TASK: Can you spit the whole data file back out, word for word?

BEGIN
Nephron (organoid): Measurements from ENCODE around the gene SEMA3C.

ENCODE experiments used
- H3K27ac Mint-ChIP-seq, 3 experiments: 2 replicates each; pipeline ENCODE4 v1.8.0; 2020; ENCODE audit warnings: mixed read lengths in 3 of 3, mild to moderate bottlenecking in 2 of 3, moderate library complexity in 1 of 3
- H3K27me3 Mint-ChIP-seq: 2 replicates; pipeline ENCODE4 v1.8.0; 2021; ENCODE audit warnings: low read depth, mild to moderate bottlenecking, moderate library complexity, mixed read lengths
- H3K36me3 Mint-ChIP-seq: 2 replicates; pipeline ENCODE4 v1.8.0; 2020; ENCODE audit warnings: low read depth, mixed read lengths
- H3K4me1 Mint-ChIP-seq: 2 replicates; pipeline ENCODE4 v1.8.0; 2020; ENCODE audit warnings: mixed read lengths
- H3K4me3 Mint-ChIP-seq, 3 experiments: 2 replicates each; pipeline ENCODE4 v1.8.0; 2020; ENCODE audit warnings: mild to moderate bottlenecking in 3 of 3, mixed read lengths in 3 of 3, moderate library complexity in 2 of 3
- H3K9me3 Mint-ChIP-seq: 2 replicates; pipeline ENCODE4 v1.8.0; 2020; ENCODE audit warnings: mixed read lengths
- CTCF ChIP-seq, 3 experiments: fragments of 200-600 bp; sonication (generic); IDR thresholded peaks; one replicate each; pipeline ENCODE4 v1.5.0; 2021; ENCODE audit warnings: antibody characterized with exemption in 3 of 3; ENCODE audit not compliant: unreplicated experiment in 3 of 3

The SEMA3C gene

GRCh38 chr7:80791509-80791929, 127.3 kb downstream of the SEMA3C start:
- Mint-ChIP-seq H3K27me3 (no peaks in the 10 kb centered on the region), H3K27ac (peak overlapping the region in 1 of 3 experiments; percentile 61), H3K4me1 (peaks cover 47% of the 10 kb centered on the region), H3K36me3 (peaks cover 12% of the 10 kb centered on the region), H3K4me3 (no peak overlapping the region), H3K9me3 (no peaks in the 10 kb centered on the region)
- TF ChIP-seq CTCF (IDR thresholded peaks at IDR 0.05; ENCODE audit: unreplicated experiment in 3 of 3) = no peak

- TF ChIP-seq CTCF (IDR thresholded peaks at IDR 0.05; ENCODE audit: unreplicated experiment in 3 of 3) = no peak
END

Nephron (organoid): Measurements from ENCODE around the gene SEMA3C.

ENCODE experiments used
- H3K27ac Mint-ChIP-seq, 3 experiments: 2 replicates each; pipeline ENCODE4 v1.8.0; 2020; ENCODE audit warnings: mixed read lengths in 3 of 3, mild to moderate bottlenecking in 2 of 3, moderate library complexity in 1 of 3
- H3K27me3 Mint-ChIP-seq: 2 replicates; pipeline ENCODE4 v1.8.0; 2021; ENCODE audit warnings: low read depth, mild to moderate bottlenecking, moderate library complexity, mixed read lengths
- H3K36me3 Mint-ChIP-seq: 2 replicates; pipeline ENCODE4 v1.8.0; 2020; ENCODE audit warnings: low read depth, mixed read lengths
- H3K4me1 Mint-ChIP-seq: 2 replicates; pipeline ENCODE4 v1.8.0; 2020; ENCODE audit warnings: mixed read lengths
- H3K4me3 Mint-ChIP-seq, 3 experiments: 2 replicates each; pipeline ENCODE4 v1.8.0; 2020; ENCODE audit warnings: mild to moderate bottlenecking in 3 of 3, mixed read lengths in 3 of 3, moderate library complexity in 2 of 3
- H3K9me3 Mint-ChIP-seq: 2 replicates; pipeline ENCODE4 v1.8.0; 2020; ENCODE audit warnings: mixed read lengths
- CTCF ChIP-seq, 3 experiments: fragments of 200-600 bp; sonication (generic); IDR thresholded peaks; one replicate each; pipeline ENCODE4 v1.5.0; 2021; ENCODE audit warnings: antibody characterized with exemption in 3 of 3; ENCODE audit not compliant: unreplicated experiment in 3 of 3

The SEMA3C gene

GRCh38 chr7:80791509-80791929, 127.3 kb downstream of the SEMA3C start:
- Mint-ChIP-seq H3K27me3 (no peaks in the 10 kb centered on the region), H3K27ac (peak overlapping the region in 1 of 3 experiments; percentile 61), H3K4me1 (peaks cover 47% of the 10 kb centered on the region), H3K36me3 (peaks cover 12% of the 10 kb centered on the region), H3K4me3 (no peak overlapping the region), H3K9me3 (no peaks in the 10 kb centered on the region)
- TF ChIP-seq CTCF (IDR thresholded peaks at IDR 0.05; ENCODE audit: unreplicated experiment in 3 of 3) = no peak

- TF ChIP-seq CTCF (IDR thresholded peaks at IDR 0.05; ENCODE audit: unreplicated experiment in 3 of 3) = no peak